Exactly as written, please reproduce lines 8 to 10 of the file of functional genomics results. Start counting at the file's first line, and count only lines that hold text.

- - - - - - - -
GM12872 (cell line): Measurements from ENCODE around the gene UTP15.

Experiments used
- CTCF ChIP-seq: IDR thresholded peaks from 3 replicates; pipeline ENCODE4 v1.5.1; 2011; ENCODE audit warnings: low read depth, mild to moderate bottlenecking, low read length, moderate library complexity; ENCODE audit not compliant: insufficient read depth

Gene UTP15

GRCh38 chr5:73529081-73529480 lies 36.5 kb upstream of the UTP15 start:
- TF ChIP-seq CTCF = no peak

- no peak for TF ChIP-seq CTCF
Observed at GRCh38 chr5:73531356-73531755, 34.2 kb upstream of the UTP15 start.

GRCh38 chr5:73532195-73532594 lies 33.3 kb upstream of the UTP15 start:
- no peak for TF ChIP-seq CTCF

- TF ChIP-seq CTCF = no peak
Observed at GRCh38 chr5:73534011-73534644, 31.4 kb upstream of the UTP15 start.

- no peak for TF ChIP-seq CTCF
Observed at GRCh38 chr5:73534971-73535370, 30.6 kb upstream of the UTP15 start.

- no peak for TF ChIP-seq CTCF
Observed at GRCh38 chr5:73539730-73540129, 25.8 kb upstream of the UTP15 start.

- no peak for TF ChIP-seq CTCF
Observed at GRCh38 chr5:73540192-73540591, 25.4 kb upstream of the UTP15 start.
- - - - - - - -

Observed at GRCh38 chr5:73531356-73531755, 34.2 kb upstream of the UTP15 start.

GRCh38 chr5:73532195-73532594 lies 33.3 kb upstream of the UTP15 start:
- no peak for TF ChIP-seq CTCF